Thursday, March 13, 2014

Berat, the White City

Okay, I was wrong about Albania.  The first 30 km from the Kakavia border to Gjirokastra was just about the worst intro to Albania.  Five days into Albania, I conclude that it is just a regular developing country.  In fact, the first part of the bus ride from Gjirokastra to Berat follows the beautiful River Drino, very clear, glacier-colored (blue-green).  All the valleys and hills seems to be managed fairly properly for farming, grazing, and forestry.  If Gjirokastra seemed a little tragic for its reminiscence of past grandeur, Berat seems more picturesque because of better preservation.

Different monuments around town attest to the tumultuous past.  At the top of the town, the castle has been continuously occupied since Byzantine time, i.e. people still live there today.  It helped to fill in the some of gaps for me for Monemvasia and Mystras.  Down below the river Osumi separates the old Christian and Muslim quarters.  Besides mosques, the Muslim quarter had a Sufi tekke (center) and lodge of the Helveti order.  Both have been re-purposed today.

The tekke seems to be used as a Koran school today.  A couple of people were sitting around.  We gestured that we would like to look around and were waved in without any hesitation.  The tekke has a very beautiful painted wooden ceiling.  Our guidebook did not tell us this.  We could not believe our fortune.  Just as we were about to leave, a lady pulled out a booklet of tickets, and suggested apologetically that we buy a ticket - how much? - 100 lek (~$1) per person.  We were happy to oblige.  At the same time, a man showed up and gestured that the tickets include a visit to the mosque across the courtyard.  Our fortune was still with us.   Visiting mosques is always funny business.  Some glared at you if you even walk by; some take a ticket; some only let men in; some require women covered with headscarf; some have no rules for us infidels.  In this case, we were escorted around inside the mosque.  John got to go up in the women's gallery too.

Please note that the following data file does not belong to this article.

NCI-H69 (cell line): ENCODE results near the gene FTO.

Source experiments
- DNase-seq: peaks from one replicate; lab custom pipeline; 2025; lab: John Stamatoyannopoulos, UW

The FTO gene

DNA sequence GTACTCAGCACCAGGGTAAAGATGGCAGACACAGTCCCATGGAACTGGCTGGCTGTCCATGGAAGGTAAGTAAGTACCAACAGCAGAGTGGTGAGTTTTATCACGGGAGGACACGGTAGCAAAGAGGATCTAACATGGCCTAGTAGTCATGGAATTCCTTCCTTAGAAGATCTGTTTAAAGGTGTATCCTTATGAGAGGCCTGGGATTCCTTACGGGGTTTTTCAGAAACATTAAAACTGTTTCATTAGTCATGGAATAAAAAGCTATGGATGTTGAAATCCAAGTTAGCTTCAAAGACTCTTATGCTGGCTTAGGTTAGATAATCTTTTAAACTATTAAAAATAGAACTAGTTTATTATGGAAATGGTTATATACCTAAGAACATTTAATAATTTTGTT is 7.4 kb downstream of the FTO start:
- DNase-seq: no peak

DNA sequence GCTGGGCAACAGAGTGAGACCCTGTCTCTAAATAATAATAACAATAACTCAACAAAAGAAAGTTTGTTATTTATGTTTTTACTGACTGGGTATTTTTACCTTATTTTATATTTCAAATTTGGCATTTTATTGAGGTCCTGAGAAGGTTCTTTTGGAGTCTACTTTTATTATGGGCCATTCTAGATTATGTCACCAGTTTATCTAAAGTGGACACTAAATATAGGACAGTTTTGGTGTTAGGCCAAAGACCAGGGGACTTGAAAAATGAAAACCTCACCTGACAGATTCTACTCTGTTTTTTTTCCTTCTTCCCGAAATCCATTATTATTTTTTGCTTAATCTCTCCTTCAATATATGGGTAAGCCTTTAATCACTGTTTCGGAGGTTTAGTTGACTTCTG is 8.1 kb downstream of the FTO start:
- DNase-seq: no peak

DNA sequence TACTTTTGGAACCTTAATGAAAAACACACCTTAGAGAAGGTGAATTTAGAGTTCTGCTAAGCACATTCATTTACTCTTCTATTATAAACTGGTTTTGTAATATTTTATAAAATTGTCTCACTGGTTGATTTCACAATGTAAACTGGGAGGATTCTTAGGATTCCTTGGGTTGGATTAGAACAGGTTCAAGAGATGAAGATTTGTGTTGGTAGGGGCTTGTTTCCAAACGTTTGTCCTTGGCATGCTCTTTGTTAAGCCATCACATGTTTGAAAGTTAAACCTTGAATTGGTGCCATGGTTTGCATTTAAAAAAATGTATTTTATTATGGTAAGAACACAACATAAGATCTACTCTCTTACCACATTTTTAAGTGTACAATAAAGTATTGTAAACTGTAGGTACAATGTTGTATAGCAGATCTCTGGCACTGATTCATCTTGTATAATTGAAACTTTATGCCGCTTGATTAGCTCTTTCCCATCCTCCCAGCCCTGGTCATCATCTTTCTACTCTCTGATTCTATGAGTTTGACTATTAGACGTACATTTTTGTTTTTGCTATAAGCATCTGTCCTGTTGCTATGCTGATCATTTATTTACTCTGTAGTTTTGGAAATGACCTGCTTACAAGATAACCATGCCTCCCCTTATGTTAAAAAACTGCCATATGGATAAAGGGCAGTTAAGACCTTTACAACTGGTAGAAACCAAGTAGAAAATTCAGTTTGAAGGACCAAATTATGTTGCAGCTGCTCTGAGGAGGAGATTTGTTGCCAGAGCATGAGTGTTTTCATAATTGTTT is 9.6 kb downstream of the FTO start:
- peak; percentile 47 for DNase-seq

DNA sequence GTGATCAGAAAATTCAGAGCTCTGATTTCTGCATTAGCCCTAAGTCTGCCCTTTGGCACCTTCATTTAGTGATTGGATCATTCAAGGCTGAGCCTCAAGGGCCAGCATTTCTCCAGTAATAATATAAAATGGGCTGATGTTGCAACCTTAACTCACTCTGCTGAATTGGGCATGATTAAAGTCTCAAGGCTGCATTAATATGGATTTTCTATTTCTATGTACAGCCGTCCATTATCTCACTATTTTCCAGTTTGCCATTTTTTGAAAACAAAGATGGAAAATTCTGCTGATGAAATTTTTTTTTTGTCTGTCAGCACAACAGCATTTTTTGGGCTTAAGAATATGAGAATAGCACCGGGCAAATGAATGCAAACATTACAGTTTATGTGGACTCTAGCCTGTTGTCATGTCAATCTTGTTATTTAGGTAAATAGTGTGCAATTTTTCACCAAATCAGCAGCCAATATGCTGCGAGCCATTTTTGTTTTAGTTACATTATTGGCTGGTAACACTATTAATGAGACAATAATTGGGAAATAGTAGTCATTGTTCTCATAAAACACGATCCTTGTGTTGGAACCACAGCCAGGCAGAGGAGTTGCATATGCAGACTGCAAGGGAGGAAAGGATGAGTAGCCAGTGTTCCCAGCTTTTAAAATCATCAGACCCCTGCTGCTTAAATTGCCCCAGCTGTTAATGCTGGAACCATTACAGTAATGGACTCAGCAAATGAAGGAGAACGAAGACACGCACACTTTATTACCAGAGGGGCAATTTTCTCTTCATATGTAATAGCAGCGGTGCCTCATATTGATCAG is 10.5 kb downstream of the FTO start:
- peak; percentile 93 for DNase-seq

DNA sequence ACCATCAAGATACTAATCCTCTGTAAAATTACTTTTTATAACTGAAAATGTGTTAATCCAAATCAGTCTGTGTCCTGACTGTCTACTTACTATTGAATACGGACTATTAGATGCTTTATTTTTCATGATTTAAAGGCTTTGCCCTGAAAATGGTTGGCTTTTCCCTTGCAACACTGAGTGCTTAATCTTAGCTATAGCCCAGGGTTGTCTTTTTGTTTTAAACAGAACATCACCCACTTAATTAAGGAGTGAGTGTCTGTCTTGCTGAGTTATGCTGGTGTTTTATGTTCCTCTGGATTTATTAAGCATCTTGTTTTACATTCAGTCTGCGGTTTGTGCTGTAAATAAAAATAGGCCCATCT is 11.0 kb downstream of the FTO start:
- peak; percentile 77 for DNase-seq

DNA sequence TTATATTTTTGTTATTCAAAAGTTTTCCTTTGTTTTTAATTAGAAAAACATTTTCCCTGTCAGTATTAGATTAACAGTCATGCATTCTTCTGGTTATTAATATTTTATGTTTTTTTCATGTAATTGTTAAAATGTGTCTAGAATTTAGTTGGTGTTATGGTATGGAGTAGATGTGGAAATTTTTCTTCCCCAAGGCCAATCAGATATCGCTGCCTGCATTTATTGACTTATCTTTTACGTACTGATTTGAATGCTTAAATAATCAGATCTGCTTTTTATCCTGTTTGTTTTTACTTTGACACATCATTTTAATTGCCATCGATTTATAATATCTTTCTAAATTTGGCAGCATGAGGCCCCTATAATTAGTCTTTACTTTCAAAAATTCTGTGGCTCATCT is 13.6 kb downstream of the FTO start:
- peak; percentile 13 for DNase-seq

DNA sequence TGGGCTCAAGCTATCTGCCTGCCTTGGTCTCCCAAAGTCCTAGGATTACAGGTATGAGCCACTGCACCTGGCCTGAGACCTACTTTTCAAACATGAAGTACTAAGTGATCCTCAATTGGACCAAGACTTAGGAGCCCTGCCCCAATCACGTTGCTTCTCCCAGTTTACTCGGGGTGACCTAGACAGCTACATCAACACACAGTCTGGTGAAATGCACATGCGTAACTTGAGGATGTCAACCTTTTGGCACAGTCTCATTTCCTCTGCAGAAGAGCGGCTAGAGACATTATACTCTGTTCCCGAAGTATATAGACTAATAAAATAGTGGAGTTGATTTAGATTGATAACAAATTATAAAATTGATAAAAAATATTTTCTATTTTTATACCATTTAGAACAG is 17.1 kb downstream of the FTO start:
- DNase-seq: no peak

Besides being favored by the computer god and the mosque god, the food god has been good to us too.  We are addicted to spinach byreks.  Byreks in Albanian are like hamburgers in the US, tacos in Mexico, pomfrits in Belgium.  They are basically giant savory pastry, filled with cheese, spinach, or meat.  Since we already have cheese, or cheese and yogurt for breakfast, we only have been eating spinach.   It's more or less spinakopita minus feta.  That's all we have been eating for lunch.  The flaky pastry fan in me is in hog heaven.


Let's start with the byreks. Here's a stack of four spinach byreks - soon to be our lunch.
Berat, Albania

The King's Mosque.
Berat, Albania

Women's Gallery Screen (seen from below).
Berat, Albania

The Tekke.
Berat, Albania

Berat, Albania

View of Berat from the Castle.
Berat, Albania

The Castle has both churches and mosques.

St Michael's Orthodox Church is perched just outside the walls
Berat, Albania

Sun-Ling descends the ruins of the minaret of the White Mosque.
Berat, Albania

Berat, Albania

Church Door.
Berat, Albania

Wandering through the Mangalemi Quarter - the former Muslim Quarter.
Berat, Albania

More Mangalemi.
Berat, Albania

This mosaic in  Mangalemi of a red star with book and hammers is left over from the tumultuous days of Communist rule.
Berat, Albania

Berat, Albania

Gorica - the Christian Quarter.
Berat, Albania

Gorica (right) and Mangalemi (left) from the Old Bridge just seconds before the sun goes behind the mountain.
Berat, Albania



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